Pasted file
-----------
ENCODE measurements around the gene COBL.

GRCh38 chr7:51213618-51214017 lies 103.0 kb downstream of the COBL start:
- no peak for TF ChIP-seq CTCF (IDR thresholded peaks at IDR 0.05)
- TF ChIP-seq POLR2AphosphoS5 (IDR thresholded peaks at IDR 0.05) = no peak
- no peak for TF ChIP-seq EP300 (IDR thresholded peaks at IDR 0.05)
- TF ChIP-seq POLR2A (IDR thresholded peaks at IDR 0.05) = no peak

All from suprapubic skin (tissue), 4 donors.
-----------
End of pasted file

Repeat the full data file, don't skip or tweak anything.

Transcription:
ENCODE measurements around the gene COBL.

GRCh38 chr7:51213618-51214017 lies 103.0 kb downstream of the COBL start:
- no peak for TF ChIP-seq CTCF (IDR thresholded peaks at IDR 0.05)
- TF ChIP-seq POLR2AphosphoS5 (IDR thresholded peaks at IDR 0.05) = no peak
- no peak for TF ChIP-seq EP300 (IDR thresholded peaks at IDR 0.05)
- TF ChIP-seq POLR2A (IDR thresholded peaks at IDR 0.05) = no peak

All from suprapubic skin (tissue), 4 donors.